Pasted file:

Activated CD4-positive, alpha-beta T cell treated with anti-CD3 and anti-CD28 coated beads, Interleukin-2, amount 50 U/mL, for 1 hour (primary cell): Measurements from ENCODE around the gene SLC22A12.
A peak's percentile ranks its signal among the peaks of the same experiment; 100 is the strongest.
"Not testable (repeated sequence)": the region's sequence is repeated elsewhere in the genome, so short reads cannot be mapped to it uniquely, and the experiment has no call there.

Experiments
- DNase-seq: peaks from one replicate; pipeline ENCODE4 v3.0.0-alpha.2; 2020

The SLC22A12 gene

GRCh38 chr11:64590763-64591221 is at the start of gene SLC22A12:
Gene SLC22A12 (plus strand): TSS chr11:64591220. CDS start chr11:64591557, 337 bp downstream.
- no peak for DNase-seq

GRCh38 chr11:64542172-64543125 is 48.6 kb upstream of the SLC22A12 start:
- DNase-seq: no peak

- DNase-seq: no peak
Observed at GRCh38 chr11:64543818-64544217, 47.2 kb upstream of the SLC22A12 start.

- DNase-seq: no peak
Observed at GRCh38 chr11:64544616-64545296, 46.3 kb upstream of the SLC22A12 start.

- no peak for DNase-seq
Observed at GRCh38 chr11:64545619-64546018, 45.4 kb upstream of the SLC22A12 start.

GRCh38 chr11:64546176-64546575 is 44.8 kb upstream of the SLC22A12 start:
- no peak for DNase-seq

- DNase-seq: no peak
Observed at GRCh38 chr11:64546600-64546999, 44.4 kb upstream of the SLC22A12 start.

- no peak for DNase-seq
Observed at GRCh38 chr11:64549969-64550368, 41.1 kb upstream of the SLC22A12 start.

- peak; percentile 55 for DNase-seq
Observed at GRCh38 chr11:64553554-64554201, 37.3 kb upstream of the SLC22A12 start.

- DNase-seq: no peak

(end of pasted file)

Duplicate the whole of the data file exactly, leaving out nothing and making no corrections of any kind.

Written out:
Activated CD4-positive, alpha-beta T cell treated with anti-CD3 and anti-CD28 coated beads, Interleukin-2, amount 50 U/mL, for 1 hour (primary cell): Measurements from ENCODE around the gene SLC22A12.
A peak's percentile ranks its signal among the peaks of the same experiment; 100 is the strongest.
"Not testable (repeated sequence)": the region's sequence is repeated elsewhere in the genome, so short reads cannot be mapped to it uniquely, and the experiment has no call there.

Experiments
- DNase-seq: peaks from one replicate; pipeline ENCODE4 v3.0.0-alpha.2; 2020

The SLC22A12 gene

GRCh38 chr11:64590763-64591221 is at the start of gene SLC22A12:
Gene SLC22A12 (plus strand): TSS chr11:64591220. CDS start chr11:64591557, 337 bp downstream.
- no peak for DNase-seq

GRCh38 chr11:64542172-64543125 is 48.6 kb upstream of the SLC22A12 start:
- DNase-seq: no peak

- DNase-seq: no peak
Observed at GRCh38 chr11:64543818-64544217, 47.2 kb upstream of the SLC22A12 start.

- DNase-seq: no peak
Observed at GRCh38 chr11:64544616-64545296, 46.3 kb upstream of the SLC22A12 start.

- no peak for DNase-seq
Observed at GRCh38 chr11:64545619-64546018, 45.4 kb upstream of the SLC22A12 start.

GRCh38 chr11:64546176-64546575 is 44.8 kb upstream of the SLC22A12 start:
- no peak for DNase-seq

- DNase-seq: no peak
Observed at GRCh38 chr11:64546600-64546999, 44.4 kb upstream of the SLC22A12 start.

- no peak for DNase-seq
Observed at GRCh38 chr11:64549969-64550368, 41.1 kb upstream of the SLC22A12 start.

- peak; percentile 55 for DNase-seq
Observed at GRCh38 chr11:64553554-64554201, 37.3 kb upstream of the SLC22A12 start.

- DNase-seq: no peak